Jurisdiction Over Federal Income Tax Controversy

Properly stated, the first issue we must consider is whether this Court has jurisdiction to redetermine Federal income tax deficiencies with respect to prebankruptcy years when: (1) The deficiencies were not assessed; (2) the deficiencies were not claimed by respondent in a "no-assets" bankruptcy proceeding; (3) the notice of deficiency was mailed after the discharge and before the close of the bankruptcy proceeding; and (4) the petition was filed after the discharge and after the close of the bankruptcy proceeding. This issue is substantially similar to that considered in Graham v. Commissioner, 75 T.C. 389, 390 (1980).

In Graham, we held that "a notice of deficiency relating to prebankruptcy years is valid if it is mailed after the termination of the bankruptcy proceeding, and the Tax Court will have jurisdiction if a timely petition is filed with respect to such notice." (Emphasis supplied.) 75 T.C. at 397. Graham involved a voluntary chapter 7 bankruptcy proceeding instituted by the taxpayer after he executed a Form 872 consent and after he received a 30-day letter. Subsequent to the filing of the bankruptcy petition, the court notified respondent that the proceeding was a "no assets" case and that it was not necessary to file a proof of claim at that time. Respondent did not file a proof of claim in the bankruptcy case. Additionally, neither respondent nor the taxpayer filed a complaint to determine the dischargeability of the tax liabilities. The taxpayer was later formally discharged and the estate was closed. Thereafter, the Internal Revenue Service mailed its notice of deficiency to the taxpayer.

The single factual difference between this case and Graham is that the notice of deficiency in this case was mailed after the discharge and before the closing of the bankruptcy proceeding, as opposed to being mailed after both of those events. Accordingly, we must consider whether the holding in Graham has vitality and, if so, whether the difference in this case would distinguish it from the Graham holding. Specifically, we must analyze whether the mailing of the notice of deficiency after the discharge but before the close of the bankruptcy proceeding presents circumstances under which we acquire jurisdiction to consider the merits of respondent's income tax determination for prebankruptcy years.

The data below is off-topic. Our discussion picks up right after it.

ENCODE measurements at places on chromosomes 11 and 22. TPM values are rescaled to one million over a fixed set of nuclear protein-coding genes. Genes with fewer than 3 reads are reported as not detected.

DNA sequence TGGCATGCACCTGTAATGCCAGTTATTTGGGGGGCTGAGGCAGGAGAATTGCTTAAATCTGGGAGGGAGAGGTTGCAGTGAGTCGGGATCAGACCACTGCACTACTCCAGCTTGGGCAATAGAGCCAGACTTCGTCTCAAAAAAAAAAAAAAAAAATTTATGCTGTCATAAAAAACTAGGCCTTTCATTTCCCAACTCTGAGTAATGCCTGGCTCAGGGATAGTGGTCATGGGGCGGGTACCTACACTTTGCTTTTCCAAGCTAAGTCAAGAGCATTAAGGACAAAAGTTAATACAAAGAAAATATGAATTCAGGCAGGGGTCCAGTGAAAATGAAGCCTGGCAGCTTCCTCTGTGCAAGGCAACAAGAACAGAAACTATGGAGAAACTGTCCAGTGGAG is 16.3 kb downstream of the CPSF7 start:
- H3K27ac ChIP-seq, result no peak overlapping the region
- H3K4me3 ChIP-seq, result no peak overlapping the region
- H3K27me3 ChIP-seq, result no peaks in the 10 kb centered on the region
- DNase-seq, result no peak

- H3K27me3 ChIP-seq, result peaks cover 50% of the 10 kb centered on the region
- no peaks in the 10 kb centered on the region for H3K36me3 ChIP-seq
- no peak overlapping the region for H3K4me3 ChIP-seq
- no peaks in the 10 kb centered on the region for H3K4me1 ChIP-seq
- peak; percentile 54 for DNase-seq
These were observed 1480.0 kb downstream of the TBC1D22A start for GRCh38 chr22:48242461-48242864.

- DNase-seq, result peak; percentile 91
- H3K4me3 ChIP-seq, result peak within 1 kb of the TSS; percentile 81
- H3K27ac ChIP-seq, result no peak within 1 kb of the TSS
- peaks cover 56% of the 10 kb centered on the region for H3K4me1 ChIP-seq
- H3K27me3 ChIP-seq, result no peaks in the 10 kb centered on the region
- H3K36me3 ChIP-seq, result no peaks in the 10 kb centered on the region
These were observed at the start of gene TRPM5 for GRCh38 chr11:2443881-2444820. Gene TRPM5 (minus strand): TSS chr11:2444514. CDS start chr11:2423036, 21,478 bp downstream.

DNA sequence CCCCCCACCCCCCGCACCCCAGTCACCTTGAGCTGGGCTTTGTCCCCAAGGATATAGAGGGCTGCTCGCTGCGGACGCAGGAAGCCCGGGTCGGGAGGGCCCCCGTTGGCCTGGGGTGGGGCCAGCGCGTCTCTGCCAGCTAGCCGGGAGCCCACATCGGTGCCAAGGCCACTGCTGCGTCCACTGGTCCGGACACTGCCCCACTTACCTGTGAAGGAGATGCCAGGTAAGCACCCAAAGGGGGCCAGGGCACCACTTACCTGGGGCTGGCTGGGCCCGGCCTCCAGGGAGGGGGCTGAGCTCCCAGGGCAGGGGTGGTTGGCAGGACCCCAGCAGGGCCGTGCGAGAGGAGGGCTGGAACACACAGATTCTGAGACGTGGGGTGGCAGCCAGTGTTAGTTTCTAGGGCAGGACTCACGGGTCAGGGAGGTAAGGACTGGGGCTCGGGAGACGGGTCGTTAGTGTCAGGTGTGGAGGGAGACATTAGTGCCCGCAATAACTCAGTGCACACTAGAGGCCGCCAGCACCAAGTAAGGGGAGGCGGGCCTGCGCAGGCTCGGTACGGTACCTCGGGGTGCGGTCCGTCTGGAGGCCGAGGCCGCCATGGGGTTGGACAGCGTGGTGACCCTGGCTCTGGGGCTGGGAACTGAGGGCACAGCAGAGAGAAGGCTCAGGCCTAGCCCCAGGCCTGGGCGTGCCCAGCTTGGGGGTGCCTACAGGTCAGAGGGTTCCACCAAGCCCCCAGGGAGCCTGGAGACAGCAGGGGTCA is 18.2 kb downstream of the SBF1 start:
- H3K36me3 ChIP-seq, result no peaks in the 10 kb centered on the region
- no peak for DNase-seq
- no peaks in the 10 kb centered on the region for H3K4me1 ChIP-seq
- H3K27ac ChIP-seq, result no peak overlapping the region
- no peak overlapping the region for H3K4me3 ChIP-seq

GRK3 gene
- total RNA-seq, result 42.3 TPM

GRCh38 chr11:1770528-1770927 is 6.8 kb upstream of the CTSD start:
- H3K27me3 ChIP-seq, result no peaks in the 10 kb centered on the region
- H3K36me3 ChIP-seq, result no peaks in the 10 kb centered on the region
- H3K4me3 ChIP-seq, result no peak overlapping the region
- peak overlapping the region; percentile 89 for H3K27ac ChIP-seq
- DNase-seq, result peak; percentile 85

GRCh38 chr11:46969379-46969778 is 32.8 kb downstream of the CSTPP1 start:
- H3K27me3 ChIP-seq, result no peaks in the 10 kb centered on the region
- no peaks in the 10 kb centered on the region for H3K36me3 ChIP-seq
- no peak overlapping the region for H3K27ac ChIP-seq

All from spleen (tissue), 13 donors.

Graham was decided pursuant to former section 6871 and prior to both the enactment of the 1978 Bankruptcy Code and the Bankruptcy Tax Act of 1980, Pub. L. 96-589, 94 Stat. 3389. Under section 6871, a taxpayer's ability to file a petition in this Court terminated once he filed a petition in the bankruptcy court and was concomitantly "adjudicated bankrupt." The bar to filing a petition with this Court was extended until removal by order of a court or until the termination of the bankruptcy. The 1978 Bankruptcy Code and the Bankruptcy Tax Act do not require, in the circumstances of this case, that the bankruptcy proceeding be terminated before a petition may be filed in this Court.

In analyzing Graham under the Bankruptcy Code in effect in 1987, we first consider whether respondent was statutorily prohibited from mailing a notice of deficiency to petitioners after the discharge was granted, but before the bankruptcy proceeding had terminated. As a general rule, the filing of a petition in bankruptcy operates to stay the commencement or continuation of any action or proceeding against the debtor. 11 U.S.C. sec. 362(a). However, section 362(b)(9) of the Bankruptcy Code provides an exception to the automatic stay for the issuance to the debtor by a governmental unit of a notice of tax deficiency. Thus, a notice of deficiency may be mailed by respondent at any point in the bankruptcy proceedings.

Despite respondent's ability to issue a notice of deficiency during the bankruptcy case, the Tax Court's jurisdiction is limited by the stay provisions. Section 362(a)(8) of the Bankruptcy Code provides for an automatic stay prohibiting "the commencement or continuation of a proceeding before the United States Tax Court concerning the debtor." Unless the stay is removed by an order of the bankruptcy court, it continues until the earliest of the case closing, case dismissal, or the time a discharge is granted. 11 U.S.C. sec. 362(c)(2); Thompson v. Commissioner, 84 T.C. 645, 648 (1985). Accordingly, where a bankruptcy proceeding is closed, dismissed, or a discharge is granted, the automatic stay is "lifted" and is no longer in effect. After the automatic stay has been removed there is no bar to this Court's accepting jurisdiction or continuing a proceeding that had been petitioned prior to the automatic stay. Therefore, to the extent that Graham holds that a bankruptcy proceeding must be terminated before a notice of deficiency may be mailed, before a Tax Court petition may be filed, or before we may take jurisdiction of a tax case, it is no longer correct in light of the statutory changes. Under 11 U.S.C. section 362, we may acquire or exercise jurisdiction where the bankruptcy case is terminated or the automatic stay is no longer in effect. This will be the case even where the notice of deficiency was mailed before the stay is lifted.